Perhaps some day there will be a book store just for local and self-published authors, and their books will be PURCHASED just like the major brand names are now, rather than relegated to forgotten shelves and treated as though they are not worth the paper they are printed on. Perhaps some day we will invest more in our local economies, rather than giving all profits to a few rich fat cats that could barely care less.

So in this area there are basically 2 stores that accept local authors, but due to demands by local authors that they have a place to sell their books, it is increasingly rare that the small portion of the store dedicated to local authors will have room for everyone in the flooded self-published book market. It seems that self-published is a niche market that is not being allowed space due to corporate monopolist priorities. The competitive cut-throat capitalist monopoly model of economics, stands in contrast to the sharing and networking pluralist (multiplicity) more free-market model. Some business workers pride themselves for being very morally patient with customers, clients, bosses, employees, co-workers, and partners; in that they value them as fellow humans and are very generous to the point of pleasantly accepting financial loss as sacrifice for more happiness. That moral model is considered a bad business model for serious capitalists however, because survival success of business is based on financial capital, not ethical capital. There is a strong historic argument to be made that more financial wealth can be made quicker and greater by meaner people that take huge risks, rather than generous people who tend to give away and share more (studies show these people are often considered ‘poor’).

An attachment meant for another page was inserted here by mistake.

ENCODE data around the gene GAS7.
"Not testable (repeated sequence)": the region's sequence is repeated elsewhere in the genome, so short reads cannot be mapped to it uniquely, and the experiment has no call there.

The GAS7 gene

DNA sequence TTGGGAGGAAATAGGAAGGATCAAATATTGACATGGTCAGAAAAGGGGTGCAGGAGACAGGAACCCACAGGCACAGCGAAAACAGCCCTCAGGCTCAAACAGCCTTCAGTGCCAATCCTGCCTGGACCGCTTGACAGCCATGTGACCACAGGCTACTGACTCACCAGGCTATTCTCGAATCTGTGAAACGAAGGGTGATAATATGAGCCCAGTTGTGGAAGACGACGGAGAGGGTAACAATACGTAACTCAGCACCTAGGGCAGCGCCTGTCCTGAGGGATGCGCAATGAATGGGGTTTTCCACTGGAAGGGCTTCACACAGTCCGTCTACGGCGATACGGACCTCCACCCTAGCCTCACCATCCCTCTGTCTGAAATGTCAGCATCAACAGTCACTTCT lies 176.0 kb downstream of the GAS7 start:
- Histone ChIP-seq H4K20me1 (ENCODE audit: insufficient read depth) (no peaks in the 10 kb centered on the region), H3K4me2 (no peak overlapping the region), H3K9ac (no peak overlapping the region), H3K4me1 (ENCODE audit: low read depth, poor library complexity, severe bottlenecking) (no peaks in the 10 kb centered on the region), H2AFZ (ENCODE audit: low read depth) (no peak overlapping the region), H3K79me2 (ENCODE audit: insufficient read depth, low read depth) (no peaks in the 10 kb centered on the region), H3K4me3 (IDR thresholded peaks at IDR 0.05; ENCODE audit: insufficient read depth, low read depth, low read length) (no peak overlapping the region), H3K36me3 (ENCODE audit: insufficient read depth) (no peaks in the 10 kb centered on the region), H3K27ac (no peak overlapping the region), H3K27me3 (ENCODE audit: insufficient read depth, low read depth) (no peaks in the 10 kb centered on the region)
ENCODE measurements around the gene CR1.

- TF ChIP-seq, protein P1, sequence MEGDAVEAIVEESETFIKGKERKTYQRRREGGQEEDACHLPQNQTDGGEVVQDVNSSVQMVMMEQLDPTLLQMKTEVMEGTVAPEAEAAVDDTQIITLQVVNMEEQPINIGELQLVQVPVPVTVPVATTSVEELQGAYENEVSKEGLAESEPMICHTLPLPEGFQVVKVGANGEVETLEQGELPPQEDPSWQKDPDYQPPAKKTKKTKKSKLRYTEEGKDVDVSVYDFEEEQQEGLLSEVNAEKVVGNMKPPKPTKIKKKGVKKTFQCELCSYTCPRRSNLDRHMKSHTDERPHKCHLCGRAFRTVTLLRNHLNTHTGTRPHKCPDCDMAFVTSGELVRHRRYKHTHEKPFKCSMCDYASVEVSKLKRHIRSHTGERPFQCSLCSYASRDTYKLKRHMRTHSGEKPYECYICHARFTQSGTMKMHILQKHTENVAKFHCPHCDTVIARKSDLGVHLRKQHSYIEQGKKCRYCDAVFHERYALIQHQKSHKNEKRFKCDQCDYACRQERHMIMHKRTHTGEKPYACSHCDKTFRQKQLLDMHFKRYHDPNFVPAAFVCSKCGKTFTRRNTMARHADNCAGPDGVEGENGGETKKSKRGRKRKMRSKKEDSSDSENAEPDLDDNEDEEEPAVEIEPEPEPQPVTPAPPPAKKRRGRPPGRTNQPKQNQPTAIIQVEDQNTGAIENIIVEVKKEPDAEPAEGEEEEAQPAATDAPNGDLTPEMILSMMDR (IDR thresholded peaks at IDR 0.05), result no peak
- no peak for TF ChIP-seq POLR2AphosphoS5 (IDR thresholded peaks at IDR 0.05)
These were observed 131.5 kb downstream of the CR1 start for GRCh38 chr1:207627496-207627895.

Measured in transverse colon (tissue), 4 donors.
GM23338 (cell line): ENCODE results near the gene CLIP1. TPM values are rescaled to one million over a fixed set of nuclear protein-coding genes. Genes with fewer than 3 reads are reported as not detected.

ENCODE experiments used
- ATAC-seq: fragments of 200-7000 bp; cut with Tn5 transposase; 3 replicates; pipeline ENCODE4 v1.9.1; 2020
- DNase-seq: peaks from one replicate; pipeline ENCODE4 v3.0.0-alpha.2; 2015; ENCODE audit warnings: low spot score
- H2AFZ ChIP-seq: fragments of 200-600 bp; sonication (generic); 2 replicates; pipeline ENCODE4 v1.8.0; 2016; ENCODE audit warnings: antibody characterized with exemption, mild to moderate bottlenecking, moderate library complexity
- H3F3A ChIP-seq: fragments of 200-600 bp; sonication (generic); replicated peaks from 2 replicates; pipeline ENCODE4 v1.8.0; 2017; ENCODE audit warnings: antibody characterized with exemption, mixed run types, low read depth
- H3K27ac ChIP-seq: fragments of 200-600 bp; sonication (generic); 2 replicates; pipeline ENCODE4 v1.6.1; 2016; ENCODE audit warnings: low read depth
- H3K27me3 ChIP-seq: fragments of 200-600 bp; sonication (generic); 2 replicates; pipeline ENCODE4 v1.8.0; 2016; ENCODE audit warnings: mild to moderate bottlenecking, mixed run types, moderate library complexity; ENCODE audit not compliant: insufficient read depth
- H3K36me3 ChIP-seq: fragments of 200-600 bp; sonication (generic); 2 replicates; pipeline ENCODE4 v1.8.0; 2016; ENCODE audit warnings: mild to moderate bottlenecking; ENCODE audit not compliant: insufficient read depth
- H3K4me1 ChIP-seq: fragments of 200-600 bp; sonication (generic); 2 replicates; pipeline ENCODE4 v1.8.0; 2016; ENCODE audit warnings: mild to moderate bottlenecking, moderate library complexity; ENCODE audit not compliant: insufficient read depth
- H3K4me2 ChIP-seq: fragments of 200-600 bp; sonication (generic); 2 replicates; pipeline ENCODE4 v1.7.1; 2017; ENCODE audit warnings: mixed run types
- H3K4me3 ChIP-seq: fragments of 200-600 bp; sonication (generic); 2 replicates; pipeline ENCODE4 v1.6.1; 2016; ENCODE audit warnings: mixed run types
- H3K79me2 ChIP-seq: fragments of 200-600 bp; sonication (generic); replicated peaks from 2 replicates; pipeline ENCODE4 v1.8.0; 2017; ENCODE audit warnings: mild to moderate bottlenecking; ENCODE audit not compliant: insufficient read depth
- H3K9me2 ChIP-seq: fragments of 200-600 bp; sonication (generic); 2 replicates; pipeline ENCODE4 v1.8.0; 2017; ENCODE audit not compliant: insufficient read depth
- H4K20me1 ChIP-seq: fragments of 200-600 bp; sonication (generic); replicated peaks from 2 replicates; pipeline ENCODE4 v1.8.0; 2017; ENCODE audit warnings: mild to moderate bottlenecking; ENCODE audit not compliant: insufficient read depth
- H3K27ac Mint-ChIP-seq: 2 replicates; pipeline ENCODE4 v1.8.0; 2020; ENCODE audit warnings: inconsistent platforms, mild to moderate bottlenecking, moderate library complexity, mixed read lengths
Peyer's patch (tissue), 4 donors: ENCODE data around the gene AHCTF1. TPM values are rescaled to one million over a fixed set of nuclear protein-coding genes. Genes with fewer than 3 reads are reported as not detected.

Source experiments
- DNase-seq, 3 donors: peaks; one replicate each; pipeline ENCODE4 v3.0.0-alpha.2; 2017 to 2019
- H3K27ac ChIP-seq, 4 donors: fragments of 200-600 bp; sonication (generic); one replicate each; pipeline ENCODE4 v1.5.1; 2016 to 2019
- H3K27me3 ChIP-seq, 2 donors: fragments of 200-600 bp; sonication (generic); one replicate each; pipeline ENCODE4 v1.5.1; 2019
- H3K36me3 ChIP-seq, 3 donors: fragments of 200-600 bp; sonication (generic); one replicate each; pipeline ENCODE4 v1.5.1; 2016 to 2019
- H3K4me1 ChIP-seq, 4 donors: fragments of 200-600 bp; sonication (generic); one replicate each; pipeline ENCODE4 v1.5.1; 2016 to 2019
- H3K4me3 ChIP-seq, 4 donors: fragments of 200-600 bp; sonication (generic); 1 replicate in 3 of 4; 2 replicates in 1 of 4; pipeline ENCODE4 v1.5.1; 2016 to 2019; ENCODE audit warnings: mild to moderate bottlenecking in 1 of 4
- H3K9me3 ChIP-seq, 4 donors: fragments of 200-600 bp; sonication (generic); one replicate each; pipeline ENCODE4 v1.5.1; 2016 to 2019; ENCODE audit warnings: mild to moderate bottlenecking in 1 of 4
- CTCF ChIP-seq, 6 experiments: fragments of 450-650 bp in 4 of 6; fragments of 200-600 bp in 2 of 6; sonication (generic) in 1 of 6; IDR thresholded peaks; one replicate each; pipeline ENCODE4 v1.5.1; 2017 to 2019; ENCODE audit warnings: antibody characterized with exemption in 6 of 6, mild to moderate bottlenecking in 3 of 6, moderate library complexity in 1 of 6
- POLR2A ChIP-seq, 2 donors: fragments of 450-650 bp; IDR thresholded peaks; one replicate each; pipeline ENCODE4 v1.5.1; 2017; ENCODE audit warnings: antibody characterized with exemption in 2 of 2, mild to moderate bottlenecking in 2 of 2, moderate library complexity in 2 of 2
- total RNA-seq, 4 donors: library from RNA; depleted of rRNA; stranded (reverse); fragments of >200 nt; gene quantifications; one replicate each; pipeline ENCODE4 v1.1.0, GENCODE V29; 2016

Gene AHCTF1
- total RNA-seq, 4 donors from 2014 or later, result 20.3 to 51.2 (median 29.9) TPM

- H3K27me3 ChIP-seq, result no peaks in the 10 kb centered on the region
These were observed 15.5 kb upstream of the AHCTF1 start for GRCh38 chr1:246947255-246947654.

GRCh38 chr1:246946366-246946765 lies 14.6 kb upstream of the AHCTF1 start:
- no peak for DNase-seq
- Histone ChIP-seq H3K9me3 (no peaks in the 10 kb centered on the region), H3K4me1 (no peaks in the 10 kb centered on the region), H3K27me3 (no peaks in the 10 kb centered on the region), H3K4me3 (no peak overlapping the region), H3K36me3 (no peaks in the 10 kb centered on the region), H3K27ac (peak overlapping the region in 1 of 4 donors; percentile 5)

Self-published authors can be economically vital, if local stores open to showcase them as the main product. Some regional examples may soon show that people will travel from around the world to visit unique collections that support populations directly with financing. Rather than stores asking you pay to maybe keep your book there temporarily, and refusing to talk to authors in person or on the phone about the issue of slavish consignment; an alternative option will be to support stores that support self-published authors, which would make independent authors the best meaning (and most fitting use) of the word ‘common’. Possibly current store owners don’t want to be harming the local economy by practicing their old business models, but supply and demand and advertising have very real aspects that corporations do not want commoners to discuss.

The self-publishing paradox is that although the book market is flooded by grassroots citizens writing and publishing books, the means to support them are not part of conventional business models. Even alternative efforts are suppressed due to social, economic, and linguistic self-destructive elitism. Most people that write books do it because they love it or are best at it, not because of the economic incentives because it is generally well known that artists, musicians, and writers are not given living wages. The attitude that the voice of the people is not worth hearing, has never been considered wise or good.

Git, Get, Bigot Duality Theory

Posted in Languages, Uncategorized with tags , , , , , , , , , , , , on October 14, 2016 by Drogo